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Boston ban on Christian flag 'unconstitutional'

A flag program in Boston allows various banners to be raised on the City Hall Plaza flagpole in recognition of various nation’s and causes.

Flags that have been allowed have recognized the transgender agenda, Juneteenth, Brazil, Ethiopia, Italy, Albania, Panama, Peru, Puerto Rico, Portugal, Mexico, and the communist nations of Cuba and China.

But for the first time, a flag request has been rejected, and it’s because it is the Christian flag.

The denial is a clear example of viewpoint discrimination, according to Liberty Counsel, which is re-submitting the request.

The religious-rights organization says it has sent a demand letter to Boston officials asking them to discontinue their discrimination against people of faith.

The request was made on behalf of Camp Constitution, which wanted to celebrate the contributions of Christianity to American freedom and the rule of law.

“In addition to the flag raising on the steps of Boston City Hall Plaza, the event will include short presentations by clergy members from diverse national and ethnic backgrounds, and a brief history of Boston as ‘the city set on a hill,'” the legal team explained.

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But the request, submitted repeatedly and most recently by Camp Constitution’s Hal Shurtleff, was rejected.

“I am writing to you in response to your inquiry as to the reason for denying your request to raise the ‘Christian Flag.’ The city of Boston maintains a policy and practice of respectfully refraining from flying non-secular flags on the City Hall flagpoles. … According to the above policy and practice, the city of Boston has respectfully denied the request of Camp Constitution to fly on a City Hall flagpole the “Christian” flag, as it is identified in the request, which displays a red Latin cross against a blue square bordered on three sides by a white field. … The city would be willing to consider a request to fly a non-religious flag, should your organization elect to offer one,” the city said.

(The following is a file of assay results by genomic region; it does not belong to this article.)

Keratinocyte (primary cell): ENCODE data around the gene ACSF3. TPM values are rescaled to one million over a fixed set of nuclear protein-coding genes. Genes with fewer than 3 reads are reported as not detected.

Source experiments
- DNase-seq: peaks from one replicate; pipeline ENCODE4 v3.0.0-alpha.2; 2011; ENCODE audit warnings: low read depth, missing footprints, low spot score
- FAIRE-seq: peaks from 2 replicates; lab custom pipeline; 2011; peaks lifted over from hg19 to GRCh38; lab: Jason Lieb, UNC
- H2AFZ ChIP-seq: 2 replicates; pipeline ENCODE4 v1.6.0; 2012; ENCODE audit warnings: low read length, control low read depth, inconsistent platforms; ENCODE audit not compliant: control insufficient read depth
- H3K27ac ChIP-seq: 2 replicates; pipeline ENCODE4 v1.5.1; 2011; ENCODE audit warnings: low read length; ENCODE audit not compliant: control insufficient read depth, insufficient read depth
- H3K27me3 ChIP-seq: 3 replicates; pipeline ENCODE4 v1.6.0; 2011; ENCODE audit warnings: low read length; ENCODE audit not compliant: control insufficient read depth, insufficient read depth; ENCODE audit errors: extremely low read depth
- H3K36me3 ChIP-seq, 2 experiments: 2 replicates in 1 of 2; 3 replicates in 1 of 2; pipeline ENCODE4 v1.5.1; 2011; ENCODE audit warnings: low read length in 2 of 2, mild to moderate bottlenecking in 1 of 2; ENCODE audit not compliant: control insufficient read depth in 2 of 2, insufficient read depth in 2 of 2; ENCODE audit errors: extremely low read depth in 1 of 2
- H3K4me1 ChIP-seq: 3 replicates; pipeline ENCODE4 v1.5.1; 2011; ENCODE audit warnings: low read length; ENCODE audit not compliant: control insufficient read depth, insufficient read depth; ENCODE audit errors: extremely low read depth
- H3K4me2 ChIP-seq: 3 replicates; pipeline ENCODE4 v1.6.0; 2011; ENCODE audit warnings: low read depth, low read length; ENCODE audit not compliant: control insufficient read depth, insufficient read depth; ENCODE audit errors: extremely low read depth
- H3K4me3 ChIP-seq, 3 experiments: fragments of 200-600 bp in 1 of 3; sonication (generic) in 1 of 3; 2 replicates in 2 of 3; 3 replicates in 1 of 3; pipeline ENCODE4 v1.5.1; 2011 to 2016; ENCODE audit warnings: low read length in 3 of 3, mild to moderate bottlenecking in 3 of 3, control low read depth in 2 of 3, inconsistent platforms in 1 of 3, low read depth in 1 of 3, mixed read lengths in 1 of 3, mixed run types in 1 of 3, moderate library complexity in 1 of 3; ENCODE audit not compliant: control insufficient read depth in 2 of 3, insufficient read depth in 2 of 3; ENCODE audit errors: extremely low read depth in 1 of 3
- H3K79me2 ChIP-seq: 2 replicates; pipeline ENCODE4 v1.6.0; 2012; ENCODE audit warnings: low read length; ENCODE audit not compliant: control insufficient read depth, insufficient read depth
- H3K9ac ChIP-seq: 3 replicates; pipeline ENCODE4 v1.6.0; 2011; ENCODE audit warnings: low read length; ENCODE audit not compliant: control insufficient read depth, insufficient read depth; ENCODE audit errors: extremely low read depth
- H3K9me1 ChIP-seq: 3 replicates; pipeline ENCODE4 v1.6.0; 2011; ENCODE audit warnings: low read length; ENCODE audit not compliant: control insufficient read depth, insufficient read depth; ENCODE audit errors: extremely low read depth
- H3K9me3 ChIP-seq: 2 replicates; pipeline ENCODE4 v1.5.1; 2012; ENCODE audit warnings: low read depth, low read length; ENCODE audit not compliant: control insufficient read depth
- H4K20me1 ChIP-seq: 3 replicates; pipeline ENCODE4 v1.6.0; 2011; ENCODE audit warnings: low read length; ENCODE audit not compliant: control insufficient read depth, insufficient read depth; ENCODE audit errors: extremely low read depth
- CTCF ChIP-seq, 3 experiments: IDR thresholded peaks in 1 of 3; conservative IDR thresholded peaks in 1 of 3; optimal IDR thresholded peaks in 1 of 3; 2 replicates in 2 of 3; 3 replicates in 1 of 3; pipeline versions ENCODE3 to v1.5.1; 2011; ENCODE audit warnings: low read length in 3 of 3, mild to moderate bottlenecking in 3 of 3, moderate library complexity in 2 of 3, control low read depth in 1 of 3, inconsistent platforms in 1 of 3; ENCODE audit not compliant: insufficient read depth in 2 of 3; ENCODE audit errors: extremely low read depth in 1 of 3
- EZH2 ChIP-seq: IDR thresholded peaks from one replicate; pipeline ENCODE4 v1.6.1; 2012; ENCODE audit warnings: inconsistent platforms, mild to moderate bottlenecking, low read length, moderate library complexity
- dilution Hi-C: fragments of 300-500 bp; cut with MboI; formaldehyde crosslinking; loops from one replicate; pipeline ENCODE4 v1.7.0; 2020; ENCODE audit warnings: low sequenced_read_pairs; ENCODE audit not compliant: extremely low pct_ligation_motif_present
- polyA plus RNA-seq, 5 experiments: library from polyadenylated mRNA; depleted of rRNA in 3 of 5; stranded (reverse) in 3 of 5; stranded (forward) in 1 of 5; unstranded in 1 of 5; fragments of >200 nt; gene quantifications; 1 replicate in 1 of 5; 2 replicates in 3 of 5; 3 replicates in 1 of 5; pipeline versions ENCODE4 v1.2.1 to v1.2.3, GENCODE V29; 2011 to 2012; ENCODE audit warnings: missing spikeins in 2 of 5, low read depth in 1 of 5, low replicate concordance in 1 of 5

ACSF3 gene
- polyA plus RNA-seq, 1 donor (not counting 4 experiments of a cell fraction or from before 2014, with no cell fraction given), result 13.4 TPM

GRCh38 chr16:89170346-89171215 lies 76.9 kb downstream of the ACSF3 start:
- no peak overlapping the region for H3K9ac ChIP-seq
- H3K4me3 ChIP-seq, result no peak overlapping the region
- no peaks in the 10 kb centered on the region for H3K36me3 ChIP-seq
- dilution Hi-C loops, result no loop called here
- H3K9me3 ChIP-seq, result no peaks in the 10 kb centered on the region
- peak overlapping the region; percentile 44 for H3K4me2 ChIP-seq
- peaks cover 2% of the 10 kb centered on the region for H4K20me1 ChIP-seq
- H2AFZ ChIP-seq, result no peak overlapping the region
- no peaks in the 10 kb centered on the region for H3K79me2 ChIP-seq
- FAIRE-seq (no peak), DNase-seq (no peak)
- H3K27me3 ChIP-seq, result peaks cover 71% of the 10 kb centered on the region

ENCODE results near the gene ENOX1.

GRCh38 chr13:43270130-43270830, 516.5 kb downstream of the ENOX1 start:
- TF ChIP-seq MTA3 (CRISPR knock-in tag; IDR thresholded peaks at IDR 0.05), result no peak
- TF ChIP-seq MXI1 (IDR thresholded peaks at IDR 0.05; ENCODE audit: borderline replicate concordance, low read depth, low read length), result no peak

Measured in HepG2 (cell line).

Liberty Counsel responded: “This denial is unconstitutional. The city’s past and current practice (and permit application) provides that City Hall Plaza flagpoles are available for privately selected flags to be flown upon request of virtually any private association or activity.”

The organization continued: “Numerous private organizations have raised flags related to their respective events. These events have included ethnic and other ‘cultural celebrations,’ corresponding with the raising of the flags of various countries or causes, and announcements of the same on the CityHallPlazaBoston.com website.”

Explained Mat Staver, the chairman of Liberty Counsel: “Government officials cannot just cry ‘Establishment of Religion’ whenever Christians seek access to a public forum. The Free Exercise and the Free Speech Clauses also protect religious expression. There is a crucial difference between government endorsement of religion and private speech, which government is bound to respect. Private religious speech in a public forum where secular viewpoints are permitted does not violate the Constitution. Censoring religious viewpoints does violate the First Amendment. Where the city of Boston allows any other flag by numerous other private organizations, it may not ban the Christian flag as part of a privately-sponsored event.”

The demand letter to the city, dated Thursday, was addressed to Mayor Martin Walsh. It explained the city’s invitation to submit a “non-religious” flag was declined.

Staver cited the wide range of flags that have been allowed, from the “‘transgender’ pink and blue” to one for the “National Juneteenth Observance Foundation.”

“Government must treat private religious messages on equal terms and conditions with private non-religion messages,” the letter said. “Whatever the ultimate extent of a forum, government must treat all persons and groups seeking to use the forum equally, regardless of their viewpoint.”

The letter continued: “Here, the city has opened a ‘forum’ – flagpoles in front of City Hall Plaza – and the opportunity to fly privately selected flags on them pursuant to a permit scheme. Where this is true, the government cannot then prohibit flags it deems ‘religious’ in nature.”

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